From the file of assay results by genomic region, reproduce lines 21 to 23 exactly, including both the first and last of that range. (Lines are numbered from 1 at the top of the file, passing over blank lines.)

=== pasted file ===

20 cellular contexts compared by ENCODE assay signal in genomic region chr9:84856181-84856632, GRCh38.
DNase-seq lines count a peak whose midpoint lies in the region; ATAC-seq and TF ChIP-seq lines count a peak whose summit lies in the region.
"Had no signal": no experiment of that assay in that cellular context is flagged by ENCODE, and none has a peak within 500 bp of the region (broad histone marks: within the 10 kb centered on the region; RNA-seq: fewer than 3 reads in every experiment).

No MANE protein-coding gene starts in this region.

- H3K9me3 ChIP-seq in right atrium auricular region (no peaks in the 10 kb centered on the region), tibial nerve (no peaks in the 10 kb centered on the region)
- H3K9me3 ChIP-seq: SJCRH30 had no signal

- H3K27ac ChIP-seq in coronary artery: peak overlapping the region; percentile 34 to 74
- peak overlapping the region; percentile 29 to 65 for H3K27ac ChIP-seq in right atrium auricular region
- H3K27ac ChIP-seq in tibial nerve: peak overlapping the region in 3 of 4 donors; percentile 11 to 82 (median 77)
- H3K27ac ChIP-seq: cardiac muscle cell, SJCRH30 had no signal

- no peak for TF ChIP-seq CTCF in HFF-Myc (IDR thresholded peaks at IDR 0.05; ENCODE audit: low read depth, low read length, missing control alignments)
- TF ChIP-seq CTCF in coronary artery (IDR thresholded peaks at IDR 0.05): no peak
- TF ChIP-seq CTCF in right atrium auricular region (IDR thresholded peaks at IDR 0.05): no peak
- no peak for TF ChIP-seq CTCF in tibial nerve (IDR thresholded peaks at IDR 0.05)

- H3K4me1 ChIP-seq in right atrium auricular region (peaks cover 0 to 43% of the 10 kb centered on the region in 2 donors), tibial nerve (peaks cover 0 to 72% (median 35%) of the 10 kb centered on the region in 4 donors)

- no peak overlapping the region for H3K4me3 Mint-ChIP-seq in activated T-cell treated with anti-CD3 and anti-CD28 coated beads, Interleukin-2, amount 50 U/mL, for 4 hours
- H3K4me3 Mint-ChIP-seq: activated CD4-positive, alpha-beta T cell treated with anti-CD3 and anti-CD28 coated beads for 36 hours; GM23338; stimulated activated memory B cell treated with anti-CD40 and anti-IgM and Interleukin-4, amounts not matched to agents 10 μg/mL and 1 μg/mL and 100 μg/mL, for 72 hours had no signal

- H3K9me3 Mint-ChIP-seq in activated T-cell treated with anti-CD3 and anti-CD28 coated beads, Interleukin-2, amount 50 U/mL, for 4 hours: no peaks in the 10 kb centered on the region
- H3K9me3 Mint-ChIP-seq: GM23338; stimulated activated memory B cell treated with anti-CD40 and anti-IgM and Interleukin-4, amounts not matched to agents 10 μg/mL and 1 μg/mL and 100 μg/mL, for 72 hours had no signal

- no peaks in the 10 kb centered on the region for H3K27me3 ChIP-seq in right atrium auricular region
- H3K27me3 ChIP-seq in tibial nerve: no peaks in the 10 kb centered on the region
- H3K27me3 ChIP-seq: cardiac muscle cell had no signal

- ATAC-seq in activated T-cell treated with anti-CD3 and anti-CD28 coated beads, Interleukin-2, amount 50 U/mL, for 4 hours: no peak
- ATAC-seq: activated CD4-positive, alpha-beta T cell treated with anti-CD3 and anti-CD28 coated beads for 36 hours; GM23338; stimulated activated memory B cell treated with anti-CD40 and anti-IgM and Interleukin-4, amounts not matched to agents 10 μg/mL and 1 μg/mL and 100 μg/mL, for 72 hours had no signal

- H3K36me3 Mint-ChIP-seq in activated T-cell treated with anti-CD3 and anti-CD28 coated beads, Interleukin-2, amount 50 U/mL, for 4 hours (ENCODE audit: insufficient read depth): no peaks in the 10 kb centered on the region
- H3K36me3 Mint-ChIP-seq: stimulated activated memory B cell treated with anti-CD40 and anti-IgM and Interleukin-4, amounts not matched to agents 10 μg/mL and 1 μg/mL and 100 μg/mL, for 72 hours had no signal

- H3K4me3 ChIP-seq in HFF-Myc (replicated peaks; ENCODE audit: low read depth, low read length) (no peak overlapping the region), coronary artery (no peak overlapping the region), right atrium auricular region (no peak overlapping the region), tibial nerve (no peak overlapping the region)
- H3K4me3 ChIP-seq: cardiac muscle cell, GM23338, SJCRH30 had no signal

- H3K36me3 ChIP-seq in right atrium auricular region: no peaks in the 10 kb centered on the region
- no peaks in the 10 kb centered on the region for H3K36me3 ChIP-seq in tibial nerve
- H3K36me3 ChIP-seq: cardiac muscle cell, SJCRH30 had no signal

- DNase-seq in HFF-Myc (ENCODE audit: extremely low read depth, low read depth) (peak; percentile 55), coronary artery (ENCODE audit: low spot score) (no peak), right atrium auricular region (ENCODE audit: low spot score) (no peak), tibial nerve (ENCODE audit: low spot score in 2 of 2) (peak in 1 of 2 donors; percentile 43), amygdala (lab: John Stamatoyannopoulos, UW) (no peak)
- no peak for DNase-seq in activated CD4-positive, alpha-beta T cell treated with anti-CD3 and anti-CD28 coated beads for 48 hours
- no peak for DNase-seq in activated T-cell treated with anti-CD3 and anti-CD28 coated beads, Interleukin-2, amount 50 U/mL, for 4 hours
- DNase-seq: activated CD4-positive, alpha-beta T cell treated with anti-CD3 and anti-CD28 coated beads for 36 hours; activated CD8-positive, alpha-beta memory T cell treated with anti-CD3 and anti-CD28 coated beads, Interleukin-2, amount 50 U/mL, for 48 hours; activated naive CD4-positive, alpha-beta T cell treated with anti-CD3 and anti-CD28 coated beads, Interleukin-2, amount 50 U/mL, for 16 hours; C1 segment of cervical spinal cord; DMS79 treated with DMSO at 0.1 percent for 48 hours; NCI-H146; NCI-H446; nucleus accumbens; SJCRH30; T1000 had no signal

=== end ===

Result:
- H3K27me3 ChIP-seq in tibial nerve: no peaks in the 10 kb centered on the region
- H3K27me3 ChIP-seq: cardiac muscle cell had no signal

- ATAC-seq in activated T-cell treated with anti-CD3 and anti-CD28 coated beads, Interleukin-2, amount 50 U/mL, for 4 hours: no peak